Duda, Mejia among arbitration-eligible Mets

Duda, Mejia among arbitration-eligible Mets

NEW YORK -- Tuesday is arbitration day, the deadline for players with between three (sometimes two) and six years of service time to declare for a process that usually results in a significant raise. Players will exchange salary figures with their team later this week, though most of them end up settling near the midpoint.

This year, the Mets plan to rely on their set of arbitration-eligible players more than just about every team in baseball. Their stories:

Lucas Duda, 1B
2014 salary: $1.6 million
2015 projected salary: $4 million to $4.5 million
Service time: Three years, 137 days
Free agent: After the 2017 season

It must be nice to almost triple your salary. That's what Duda is primed to do after his breakout 2014, which saw him hit a career-high 30 home runs and establish himself as the Mets' starting first baseman and cleanup hitter. In an era when pitching rules, Duda finished third in the National League in home runs while tying for fifth with 92 RBIs. With better protection behind him and a right-center-field fence looming closer to home, it's reasonable to think both numbers could increase.

Duda is an adequate fielder at first base, his natural position. His kryptonite is left-handed pitching, which held him to a .180/.264/.252 slash line last year.

Dillon Gee, RHP
2014 salary: $3.6 million
2015 projected salary: $4.7 million to $5.3 million
Service time: Four years, 28 days
Free agent: After the 2017 season

There is a strong chance Gee will make his 2015 salary elsewhere, as the Mets continue weighing offers for this rotation staple. Right now, the team has six pitchers for five spots, making Gee the presumptive odd man out.

If Gee's career in Flushing is indeed almost over, it's been a fascinating ride. A former 21st-round Draft pick, he became a full-time member of the rotation with a 13-6 season in 2011. Gee nearly lost his job in '13 before posting a dominant four-month stretch to close out the year. He then slogged through an injury-riddled '14 campaign. Over parts of five seasons, Gee has gone 40-34 with a 3.91 ERA, which neatly sums up his status as a middle-of-the-rotation arm.

Mejia shuts the door

Jenrry Mejia, RHP
2014 salary: $590,675
2015 projected salary: $2.5 million to $3.5 million
Service time: Two years, 140 days
Free agent: After the 2018 season

The Mets are finally convinced that Mejia is a reliever -- yet how long he will remain the closer is unclear. The right-hander proved he has the mettle, saving 28 games in 31 chances with a 2.97 ERA in those games. But Bobby Parnell is due back from Tommy John surgery by May, and manager Terry Collins has been loyal to Parnell.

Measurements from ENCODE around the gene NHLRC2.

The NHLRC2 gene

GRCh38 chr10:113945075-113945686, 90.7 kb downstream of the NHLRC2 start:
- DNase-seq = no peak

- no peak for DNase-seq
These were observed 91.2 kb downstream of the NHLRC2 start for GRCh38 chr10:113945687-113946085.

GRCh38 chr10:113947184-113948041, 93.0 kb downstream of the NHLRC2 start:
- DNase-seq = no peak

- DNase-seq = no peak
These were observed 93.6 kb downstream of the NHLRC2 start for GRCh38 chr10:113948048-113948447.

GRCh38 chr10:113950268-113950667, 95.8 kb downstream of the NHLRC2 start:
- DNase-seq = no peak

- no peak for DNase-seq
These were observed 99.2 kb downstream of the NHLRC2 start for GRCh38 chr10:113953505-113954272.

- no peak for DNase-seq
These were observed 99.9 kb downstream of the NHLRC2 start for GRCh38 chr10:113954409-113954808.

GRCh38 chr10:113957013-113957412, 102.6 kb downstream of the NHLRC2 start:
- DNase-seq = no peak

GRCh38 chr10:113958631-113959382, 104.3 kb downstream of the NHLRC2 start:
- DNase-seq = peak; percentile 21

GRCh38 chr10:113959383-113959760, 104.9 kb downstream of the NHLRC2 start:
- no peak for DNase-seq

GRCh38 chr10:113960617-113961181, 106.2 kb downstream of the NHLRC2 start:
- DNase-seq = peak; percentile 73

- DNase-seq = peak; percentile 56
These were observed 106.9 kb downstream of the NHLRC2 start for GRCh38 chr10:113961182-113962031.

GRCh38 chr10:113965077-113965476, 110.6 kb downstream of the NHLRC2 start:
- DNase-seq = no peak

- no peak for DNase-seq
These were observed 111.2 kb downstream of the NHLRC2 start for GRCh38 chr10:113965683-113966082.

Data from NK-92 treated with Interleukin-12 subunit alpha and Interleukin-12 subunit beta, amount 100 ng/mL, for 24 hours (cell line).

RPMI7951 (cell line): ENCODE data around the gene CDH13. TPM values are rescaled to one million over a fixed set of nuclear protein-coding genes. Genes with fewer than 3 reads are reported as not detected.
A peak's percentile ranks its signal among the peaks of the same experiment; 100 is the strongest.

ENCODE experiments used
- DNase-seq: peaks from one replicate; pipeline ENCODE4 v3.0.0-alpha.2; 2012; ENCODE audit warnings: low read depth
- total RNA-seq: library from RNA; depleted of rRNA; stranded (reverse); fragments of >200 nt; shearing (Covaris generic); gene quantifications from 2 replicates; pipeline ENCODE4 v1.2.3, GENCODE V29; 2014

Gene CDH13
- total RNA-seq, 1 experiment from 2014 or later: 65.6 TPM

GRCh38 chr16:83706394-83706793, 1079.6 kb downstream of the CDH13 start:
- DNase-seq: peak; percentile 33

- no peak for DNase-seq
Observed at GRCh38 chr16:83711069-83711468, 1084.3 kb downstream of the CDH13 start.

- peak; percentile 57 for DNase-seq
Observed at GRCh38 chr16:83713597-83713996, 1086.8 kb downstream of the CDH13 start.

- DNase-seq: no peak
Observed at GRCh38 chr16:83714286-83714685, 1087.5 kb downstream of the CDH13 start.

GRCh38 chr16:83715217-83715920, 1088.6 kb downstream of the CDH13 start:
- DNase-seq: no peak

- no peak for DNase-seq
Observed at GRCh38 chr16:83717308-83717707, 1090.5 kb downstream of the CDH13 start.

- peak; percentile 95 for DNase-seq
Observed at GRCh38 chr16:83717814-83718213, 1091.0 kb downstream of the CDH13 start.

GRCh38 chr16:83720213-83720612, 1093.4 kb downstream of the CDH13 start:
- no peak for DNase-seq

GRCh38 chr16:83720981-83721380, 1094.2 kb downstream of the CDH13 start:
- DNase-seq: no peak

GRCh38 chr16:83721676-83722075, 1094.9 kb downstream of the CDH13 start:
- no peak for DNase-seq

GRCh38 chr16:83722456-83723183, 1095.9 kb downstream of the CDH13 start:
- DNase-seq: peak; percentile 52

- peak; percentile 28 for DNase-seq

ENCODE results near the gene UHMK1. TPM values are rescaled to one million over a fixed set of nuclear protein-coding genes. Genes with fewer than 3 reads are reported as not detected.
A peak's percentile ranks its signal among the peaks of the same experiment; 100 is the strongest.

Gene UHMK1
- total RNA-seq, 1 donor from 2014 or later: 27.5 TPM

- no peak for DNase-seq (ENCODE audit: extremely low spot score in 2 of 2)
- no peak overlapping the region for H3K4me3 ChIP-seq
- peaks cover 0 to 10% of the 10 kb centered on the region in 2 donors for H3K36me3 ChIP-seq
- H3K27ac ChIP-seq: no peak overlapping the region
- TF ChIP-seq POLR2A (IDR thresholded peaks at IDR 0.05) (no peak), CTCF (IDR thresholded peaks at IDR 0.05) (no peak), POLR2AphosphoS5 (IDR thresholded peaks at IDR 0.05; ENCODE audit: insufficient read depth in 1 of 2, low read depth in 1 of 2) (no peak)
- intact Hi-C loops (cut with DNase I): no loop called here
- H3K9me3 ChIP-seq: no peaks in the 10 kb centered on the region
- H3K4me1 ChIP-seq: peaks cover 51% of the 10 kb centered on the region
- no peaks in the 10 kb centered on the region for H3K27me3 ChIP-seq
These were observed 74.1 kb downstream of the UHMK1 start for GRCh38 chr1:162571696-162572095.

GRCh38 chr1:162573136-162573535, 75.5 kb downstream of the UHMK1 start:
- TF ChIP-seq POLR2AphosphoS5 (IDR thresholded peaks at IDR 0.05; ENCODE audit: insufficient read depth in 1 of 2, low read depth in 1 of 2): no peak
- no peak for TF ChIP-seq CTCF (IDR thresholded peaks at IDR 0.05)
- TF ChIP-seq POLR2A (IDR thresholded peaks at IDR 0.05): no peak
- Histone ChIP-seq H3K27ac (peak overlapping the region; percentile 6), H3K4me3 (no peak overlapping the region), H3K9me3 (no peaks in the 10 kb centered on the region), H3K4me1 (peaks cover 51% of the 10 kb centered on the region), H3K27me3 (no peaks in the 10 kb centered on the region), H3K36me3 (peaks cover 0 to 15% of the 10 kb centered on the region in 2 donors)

Earnings-wise, this is an interesting time for Mejia. History has shown that closers make significantly more money through arbitration than regular relievers -- and as a Super Two player, Mejia will have four opportunities to increase his paycheck through the process.

Daniel Murphy, 2B
2014 salary: $5.7 million
2015 projected salary: $8 million to $8.5 million
Service time: Five years, 109 days
Free agent: After the 2015 season

Submitting a pretty typical season in 2014, Murphy batted .289 with a .332 on-base percentage, nine home runs, 13 steals and below-average defense, making his first All-Star team. He has carved his niche in Flushing with that sort of profile, putting up three straight remarkably consistent seasons while staying healthy.

That means Murphy is becoming expensive. Yet with middle infielders Wilmer Flores, Matt Reynolds and Dilson Herrera all at or approaching the big league level, Murphy could be entering his last season as a Met.

Parnell, RHP
2014 salary: $3.7 million
2015 salary: $3.7 million
Service time: Five years, 132 days
Free agent: After the 2015 season

Unlike the other five players in this group, Parnell has already settled on a $3.7 million contract, equaling the amount he made last year. His salary did not increase because he pitched just one inning, partially tearing a ligament in his right elbow and undergoing Tommy John surgery.

Ruben Tejada, SS
2014 salary: $1.1 million
2015 projected salary: $1.5 million to $2 million
Service time: Three years, 171 days
Free agent: After the 2017 season

Because Tejada won't increase his salary too much through arbitration, the Mets tendered him a contract to serve as their backup infielder behind Murphy and Flores. That role should suit him; Tejada wore out his welcome as New York's starting shortstop, batting .261 with a .654 OPS over the past four seasons.

Anthony DiComo is a reporter for MLB.com. Follow him on Twitter @AnthonyDicomo. This story was not subject to the approval of Major League Baseball or its clubs.